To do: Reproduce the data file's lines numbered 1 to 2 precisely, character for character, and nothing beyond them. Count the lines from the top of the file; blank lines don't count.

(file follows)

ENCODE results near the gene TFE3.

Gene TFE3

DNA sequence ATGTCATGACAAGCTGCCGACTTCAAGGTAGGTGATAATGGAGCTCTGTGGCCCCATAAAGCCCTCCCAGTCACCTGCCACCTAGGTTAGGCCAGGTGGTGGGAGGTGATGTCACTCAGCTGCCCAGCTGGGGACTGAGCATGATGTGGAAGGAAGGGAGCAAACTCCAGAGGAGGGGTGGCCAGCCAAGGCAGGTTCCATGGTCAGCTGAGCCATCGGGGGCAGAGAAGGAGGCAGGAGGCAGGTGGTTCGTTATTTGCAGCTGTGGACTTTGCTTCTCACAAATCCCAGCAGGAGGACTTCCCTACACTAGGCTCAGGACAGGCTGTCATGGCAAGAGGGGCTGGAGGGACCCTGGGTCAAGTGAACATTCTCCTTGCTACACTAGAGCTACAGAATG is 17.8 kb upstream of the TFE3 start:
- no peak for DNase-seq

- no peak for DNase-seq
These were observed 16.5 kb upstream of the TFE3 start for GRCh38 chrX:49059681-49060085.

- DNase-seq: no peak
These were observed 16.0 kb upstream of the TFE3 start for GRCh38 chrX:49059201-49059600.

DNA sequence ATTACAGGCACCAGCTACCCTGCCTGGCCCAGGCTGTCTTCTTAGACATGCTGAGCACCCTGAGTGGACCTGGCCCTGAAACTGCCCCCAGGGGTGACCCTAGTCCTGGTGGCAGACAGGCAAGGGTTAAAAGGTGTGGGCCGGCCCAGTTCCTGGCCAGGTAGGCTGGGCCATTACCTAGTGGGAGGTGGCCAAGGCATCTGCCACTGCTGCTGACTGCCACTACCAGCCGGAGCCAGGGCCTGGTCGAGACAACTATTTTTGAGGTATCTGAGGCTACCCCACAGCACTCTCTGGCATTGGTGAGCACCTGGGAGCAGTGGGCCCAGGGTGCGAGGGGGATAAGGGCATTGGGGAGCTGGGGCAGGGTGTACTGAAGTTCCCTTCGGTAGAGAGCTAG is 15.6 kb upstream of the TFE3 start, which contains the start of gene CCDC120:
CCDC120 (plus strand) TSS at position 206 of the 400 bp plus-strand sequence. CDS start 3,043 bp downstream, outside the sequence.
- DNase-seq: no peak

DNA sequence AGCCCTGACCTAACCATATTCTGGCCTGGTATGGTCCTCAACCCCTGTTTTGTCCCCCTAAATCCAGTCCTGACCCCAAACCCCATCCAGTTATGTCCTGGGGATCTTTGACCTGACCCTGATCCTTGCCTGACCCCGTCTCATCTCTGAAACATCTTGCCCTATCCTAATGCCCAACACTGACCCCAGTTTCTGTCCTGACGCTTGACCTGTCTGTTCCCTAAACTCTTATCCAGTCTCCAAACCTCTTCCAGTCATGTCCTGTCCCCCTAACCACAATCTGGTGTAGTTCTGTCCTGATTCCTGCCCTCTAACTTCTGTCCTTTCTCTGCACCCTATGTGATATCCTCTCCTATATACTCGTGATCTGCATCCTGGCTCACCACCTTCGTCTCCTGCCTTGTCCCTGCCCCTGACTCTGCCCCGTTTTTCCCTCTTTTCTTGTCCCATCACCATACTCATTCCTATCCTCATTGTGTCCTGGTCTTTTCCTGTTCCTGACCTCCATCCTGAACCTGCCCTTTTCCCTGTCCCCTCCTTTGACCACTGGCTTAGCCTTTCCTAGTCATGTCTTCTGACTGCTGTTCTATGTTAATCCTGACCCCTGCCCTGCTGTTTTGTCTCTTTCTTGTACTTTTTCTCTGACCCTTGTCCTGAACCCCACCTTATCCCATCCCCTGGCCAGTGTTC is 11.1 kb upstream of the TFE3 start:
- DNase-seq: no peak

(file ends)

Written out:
ENCODE results near the gene TFE3.

Gene TFE3